Using MAPI In An Installer


If you have an installer which uses MAPI, specifically, which calls MAPIInitialize, you should be aware of this. After calling MAPIInitialize from the installer, you may note that you can no longer start Outlook! This only happens with Outlook 2010 and higher.

This was initially reported here: http://social.msdn.microsoft.com/forums/office/en-US/4cd23859-c5f5-40b2-a294-48cfc24bdc99/mapiinitialize-cause-outlook-2010-to-not-start-up, but I didn’t see it until recently. What’s happening is a change we made in Outlook 2010 to prevent potential cross user security issues with data stored in the MAPI profile. Every time MAPI starts up, we set an ACL on the following key:

HKCUSoftwareMicrosoftWindows NTCurrentVersionWindows Messaging SubsystemProfiles

The exact path may vary on different systems. The ACL we set contains three entries in it: System, the Administrators group, and the current user. When you start MAPI normally, the current user is the user the application is running as, which is typically the desktop user, so everything is fine. But when you run MAPI from the context of the installer, the current user can end up NOT being the desktop user. In that case we end up setting an ACL that denies the desktop user access to the registry key!

When Outlook subsequently tries to run, it finds it has no access to the Profiles registry key, so it has no MAPI profiles. Without MAPI profiles, Outlook can’t function, so you get an error, “Cannot start Outlook”. If you then try to run Outlook elevated, and you happen to be in the Administrators group, MAPI can then access this key and reset the ACL to the usual ACL, fixing the problem.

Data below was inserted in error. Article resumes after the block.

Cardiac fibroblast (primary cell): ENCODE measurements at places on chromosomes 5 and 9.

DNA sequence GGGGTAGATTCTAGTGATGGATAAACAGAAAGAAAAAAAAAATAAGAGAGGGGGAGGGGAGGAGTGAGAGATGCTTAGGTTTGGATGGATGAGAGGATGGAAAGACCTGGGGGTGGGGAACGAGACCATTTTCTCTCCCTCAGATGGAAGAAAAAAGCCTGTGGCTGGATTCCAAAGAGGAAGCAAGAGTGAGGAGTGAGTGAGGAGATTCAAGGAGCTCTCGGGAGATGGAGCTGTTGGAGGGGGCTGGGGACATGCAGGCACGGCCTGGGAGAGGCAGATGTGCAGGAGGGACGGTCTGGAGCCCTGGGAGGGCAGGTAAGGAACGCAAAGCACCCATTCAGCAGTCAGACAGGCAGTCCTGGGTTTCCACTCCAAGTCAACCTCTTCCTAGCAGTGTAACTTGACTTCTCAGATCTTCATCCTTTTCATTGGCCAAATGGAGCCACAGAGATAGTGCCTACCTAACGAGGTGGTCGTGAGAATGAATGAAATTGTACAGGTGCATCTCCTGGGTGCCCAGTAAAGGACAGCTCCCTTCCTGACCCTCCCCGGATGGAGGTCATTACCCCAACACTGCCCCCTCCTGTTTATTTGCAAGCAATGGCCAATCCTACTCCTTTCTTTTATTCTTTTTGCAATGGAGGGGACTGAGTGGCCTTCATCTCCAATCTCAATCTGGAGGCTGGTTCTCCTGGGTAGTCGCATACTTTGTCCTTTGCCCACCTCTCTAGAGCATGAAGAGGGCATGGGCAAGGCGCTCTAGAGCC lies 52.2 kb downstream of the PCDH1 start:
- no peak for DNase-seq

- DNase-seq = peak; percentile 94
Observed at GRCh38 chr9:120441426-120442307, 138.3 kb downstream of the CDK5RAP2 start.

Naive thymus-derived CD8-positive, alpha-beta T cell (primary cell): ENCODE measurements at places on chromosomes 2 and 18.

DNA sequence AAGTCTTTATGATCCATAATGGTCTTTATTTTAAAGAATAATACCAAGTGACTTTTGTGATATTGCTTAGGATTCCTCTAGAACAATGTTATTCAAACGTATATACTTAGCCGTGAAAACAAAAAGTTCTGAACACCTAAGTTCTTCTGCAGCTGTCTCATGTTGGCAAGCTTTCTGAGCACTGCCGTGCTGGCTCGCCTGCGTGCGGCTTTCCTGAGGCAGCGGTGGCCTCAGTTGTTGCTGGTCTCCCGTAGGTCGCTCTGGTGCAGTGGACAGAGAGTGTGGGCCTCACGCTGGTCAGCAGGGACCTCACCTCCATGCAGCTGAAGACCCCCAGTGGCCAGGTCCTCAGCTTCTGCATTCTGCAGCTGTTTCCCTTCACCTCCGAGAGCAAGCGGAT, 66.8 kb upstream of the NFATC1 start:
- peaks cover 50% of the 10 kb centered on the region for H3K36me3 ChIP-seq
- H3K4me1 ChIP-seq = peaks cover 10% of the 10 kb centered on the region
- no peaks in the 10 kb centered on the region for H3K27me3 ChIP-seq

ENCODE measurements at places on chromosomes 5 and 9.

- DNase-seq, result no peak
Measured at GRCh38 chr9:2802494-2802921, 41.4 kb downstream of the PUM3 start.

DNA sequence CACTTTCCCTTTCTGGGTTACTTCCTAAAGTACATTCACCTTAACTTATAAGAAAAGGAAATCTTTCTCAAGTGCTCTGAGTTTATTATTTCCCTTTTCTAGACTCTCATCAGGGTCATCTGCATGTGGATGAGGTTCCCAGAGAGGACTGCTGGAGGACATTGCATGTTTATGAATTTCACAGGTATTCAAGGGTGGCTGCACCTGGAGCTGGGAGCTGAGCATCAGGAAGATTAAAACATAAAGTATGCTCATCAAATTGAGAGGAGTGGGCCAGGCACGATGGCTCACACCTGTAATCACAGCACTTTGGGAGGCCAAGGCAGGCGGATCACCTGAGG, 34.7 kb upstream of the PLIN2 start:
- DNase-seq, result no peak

As far as I’m aware, not many applications call in to MAPI from an installer context, so this is somewhat a corner case. Additionally, it’s difficult to detect from MAPI’s perspective that we’re running like this. But if you want to avoid causing this problem for your users, you can use the functions GetSecurityInfo and SetSecurityInfo to grab the ACL before you call MAPIInitialize and then set the ACL back afterwards. Specifically, call GetSecurityInfo with SE_REGISTRY_KEY and a NULL Owner and Group parameter. Save off the Dacl and Sacl you get, then supply these to the SetSecurityInfo call after MAPIInitialize completes. This will prevent MAPIInitialize from rewriting the ACL on the Profiles key. You should only do this when running in an Installer or any other context where you find MAPI is writing an ACL that ends up affecting the desktop user.

Comments (1)

  1. Cain T. S. Random says:

    Thanks for the heads up, Stephen.  This is definitely an unusual case– when I need to access MAPI from my installers, it's because I need to modify the user's profile, which is why I can't usually do that in the installer and have to find some tortuous alternative.